Dueling Appraisers

January 1, 2013

We have been involved in dozens of disputes in which each side retained a business appraiser, and the two resulting opinions differed sufficiently that no negotiated settlement was immediately feasible. Some of these cases involved actual litigation, some involved arbitration or mediation, and others were handled outside of these processes.

Through long experience with such situations, we have found that the best practice is for each appraiser to receive and have the opportunity to review and critique in writing the report of his or her counterpart. They then exchange critiques and are given the opportunity to revise their opinions. Sometimes this is sufficient for them to reach an agreement, or to reduce the valuation difference to an amount small enough to facilitate resolution. In other cases, the valuations will still differ greatly because they rest on different assumptions, some of which may be outside the purview of the appraisers’ expertise (as an example, whether discounts for lack of control and lack of marketability apply according to state statute. This is an issue for attorneys and judges.) In still other cases, the services of a third appraiser can be utilized: the third appraiser may mediate or arbitrate the valuation dispute according to the desires of the parties.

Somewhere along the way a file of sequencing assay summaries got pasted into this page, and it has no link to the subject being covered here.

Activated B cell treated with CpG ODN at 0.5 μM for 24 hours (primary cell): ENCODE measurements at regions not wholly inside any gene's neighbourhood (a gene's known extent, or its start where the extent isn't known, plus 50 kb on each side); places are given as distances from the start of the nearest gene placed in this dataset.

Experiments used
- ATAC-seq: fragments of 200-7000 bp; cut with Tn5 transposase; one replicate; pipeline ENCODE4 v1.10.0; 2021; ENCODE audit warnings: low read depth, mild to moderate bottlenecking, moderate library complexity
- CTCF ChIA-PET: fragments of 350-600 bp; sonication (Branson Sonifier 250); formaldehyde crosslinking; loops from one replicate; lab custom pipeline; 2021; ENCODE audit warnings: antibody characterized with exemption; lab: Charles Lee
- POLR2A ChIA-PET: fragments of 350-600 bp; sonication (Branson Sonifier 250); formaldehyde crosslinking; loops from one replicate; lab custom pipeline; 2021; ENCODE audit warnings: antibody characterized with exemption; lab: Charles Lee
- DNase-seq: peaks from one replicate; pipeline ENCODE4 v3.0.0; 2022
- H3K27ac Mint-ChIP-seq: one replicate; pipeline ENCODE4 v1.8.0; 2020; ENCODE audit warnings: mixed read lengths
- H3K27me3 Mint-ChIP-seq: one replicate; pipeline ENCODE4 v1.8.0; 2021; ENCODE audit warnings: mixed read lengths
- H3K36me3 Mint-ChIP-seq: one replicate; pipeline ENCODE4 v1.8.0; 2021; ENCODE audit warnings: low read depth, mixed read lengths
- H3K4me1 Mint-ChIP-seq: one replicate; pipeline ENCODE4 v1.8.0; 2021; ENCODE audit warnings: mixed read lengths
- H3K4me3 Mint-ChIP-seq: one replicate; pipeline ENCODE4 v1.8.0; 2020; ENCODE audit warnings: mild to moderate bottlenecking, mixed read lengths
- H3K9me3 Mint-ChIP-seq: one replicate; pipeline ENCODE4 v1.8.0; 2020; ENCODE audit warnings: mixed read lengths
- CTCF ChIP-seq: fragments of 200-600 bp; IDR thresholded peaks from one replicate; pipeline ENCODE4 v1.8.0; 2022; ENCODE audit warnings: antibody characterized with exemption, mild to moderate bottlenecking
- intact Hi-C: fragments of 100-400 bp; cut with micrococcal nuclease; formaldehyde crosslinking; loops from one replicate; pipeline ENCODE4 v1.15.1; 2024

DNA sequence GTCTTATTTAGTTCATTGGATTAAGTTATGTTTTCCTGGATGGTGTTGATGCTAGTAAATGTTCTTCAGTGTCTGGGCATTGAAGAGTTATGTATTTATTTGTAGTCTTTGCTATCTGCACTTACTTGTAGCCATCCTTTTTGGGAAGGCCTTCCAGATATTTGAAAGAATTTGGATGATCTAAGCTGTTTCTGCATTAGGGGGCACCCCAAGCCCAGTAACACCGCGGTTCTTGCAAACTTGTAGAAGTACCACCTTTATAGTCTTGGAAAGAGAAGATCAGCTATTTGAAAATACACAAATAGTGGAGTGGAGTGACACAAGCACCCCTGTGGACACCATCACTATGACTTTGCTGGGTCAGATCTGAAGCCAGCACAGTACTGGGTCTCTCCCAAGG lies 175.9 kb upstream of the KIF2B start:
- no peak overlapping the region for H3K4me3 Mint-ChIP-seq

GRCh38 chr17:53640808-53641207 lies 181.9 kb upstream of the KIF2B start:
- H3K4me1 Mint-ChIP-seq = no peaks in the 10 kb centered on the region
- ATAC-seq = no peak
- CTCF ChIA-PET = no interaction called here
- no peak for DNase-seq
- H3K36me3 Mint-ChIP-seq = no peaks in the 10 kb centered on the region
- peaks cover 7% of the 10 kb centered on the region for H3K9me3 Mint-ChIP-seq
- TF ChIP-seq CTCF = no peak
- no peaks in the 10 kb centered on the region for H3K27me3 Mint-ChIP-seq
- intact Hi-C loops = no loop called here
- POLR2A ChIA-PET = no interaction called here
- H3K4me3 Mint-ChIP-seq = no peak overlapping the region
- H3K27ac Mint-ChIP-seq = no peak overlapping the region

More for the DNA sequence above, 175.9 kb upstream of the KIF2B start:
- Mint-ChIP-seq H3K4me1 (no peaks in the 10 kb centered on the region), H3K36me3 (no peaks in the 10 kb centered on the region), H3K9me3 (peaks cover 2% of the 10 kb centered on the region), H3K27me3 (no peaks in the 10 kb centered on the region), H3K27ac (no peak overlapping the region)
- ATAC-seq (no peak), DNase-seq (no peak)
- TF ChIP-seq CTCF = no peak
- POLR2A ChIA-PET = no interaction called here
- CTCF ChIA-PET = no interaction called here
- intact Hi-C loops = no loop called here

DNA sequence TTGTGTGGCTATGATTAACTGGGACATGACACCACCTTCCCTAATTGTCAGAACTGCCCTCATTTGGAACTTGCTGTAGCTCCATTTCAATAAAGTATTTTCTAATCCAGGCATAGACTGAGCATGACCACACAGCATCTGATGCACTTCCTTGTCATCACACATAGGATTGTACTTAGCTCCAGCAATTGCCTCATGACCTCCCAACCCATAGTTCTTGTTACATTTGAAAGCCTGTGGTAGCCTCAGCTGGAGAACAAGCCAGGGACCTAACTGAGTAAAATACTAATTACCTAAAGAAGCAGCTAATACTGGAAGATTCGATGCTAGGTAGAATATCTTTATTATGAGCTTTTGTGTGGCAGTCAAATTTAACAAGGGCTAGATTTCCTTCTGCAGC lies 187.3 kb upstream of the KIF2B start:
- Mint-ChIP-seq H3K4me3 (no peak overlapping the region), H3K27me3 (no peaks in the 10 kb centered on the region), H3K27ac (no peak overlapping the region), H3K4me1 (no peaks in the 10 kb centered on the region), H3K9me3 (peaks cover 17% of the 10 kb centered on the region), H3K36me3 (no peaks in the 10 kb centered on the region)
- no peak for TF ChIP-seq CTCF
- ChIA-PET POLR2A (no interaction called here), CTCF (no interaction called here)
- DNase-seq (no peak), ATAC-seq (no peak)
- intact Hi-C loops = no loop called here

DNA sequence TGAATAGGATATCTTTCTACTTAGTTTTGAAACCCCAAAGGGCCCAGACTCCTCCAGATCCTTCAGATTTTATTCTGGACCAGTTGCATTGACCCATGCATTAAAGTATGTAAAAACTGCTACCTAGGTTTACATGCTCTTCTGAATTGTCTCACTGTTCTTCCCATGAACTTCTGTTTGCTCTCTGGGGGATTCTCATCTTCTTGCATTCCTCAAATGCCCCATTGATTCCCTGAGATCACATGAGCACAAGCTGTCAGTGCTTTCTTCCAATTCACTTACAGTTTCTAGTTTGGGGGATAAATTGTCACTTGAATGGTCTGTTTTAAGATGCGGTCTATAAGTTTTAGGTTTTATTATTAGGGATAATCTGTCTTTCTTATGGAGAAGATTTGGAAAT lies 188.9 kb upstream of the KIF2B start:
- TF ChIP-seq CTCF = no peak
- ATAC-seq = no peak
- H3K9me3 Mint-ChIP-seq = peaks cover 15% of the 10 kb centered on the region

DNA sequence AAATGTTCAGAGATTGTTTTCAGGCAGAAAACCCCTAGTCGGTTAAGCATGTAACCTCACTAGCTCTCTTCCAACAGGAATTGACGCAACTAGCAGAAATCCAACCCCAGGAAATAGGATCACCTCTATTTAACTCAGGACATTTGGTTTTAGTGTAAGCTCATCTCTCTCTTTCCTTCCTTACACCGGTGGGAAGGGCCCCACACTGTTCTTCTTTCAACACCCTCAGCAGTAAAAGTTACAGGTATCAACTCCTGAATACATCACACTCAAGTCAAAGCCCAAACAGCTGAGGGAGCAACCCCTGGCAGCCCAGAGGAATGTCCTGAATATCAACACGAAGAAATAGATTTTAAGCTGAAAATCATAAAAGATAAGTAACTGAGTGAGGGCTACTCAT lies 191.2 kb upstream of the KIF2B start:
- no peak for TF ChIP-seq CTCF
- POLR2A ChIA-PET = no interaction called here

What we have found most unproductive is for the disputants to, in effect, simply ask the appraisers to negotiate a compromise. This is because credentialed, ethical appraisers have a responsibility to act independently, and to advocate only for the validity of their opinions, not their clients’ causes. By negotiating, they are being asked to do the latter, and to disavow their independence. This may work with two appraisers who know, respect, and trust each other and can negotiate in strictest confidence, but it is highly risky absent those conditions. Another contributing complexity may be differing levels of expertise; a highly qualified appraiser may not be willing to cooperate with one whose ability, as demonstrated by an inferior work product, is questionable.

Valuations play a part in transactions, taxation, and litigation. For additional information or advice on a current situation, please do not hesitate to call.

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